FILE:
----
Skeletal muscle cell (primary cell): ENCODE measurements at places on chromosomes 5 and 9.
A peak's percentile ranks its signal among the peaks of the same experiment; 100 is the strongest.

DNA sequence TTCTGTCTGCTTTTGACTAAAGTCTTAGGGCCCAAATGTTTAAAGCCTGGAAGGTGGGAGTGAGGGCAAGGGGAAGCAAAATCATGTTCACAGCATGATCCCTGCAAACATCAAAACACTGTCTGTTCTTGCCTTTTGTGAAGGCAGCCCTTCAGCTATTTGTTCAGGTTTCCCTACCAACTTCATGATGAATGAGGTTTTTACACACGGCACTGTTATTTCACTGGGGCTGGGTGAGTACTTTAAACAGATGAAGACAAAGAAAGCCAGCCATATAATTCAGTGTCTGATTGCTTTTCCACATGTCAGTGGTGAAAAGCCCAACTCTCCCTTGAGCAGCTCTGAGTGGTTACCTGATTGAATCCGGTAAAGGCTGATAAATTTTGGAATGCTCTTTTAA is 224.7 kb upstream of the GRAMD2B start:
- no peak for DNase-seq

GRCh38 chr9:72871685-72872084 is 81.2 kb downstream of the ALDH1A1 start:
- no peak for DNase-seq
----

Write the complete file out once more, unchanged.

Skeletal muscle cell (primary cell): ENCODE measurements at places on chromosomes 5 and 9.
A peak's percentile ranks its signal among the peaks of the same experiment; 100 is the strongest.

DNA sequence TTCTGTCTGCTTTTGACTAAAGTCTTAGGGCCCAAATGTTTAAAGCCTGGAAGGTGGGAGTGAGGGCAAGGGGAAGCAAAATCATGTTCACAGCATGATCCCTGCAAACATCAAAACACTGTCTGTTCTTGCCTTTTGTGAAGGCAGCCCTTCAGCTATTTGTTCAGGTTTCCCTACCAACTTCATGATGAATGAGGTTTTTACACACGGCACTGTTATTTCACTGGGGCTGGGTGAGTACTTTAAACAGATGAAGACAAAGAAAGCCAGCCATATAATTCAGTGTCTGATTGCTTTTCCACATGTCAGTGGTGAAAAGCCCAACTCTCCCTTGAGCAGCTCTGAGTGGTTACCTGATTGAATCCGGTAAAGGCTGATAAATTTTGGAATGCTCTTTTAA is 224.7 kb upstream of the GRAMD2B start:
- no peak for DNase-seq

GRCh38 chr9:72871685-72872084 is 81.2 kb downstream of the ALDH1A1 start:
- no peak for DNase-seq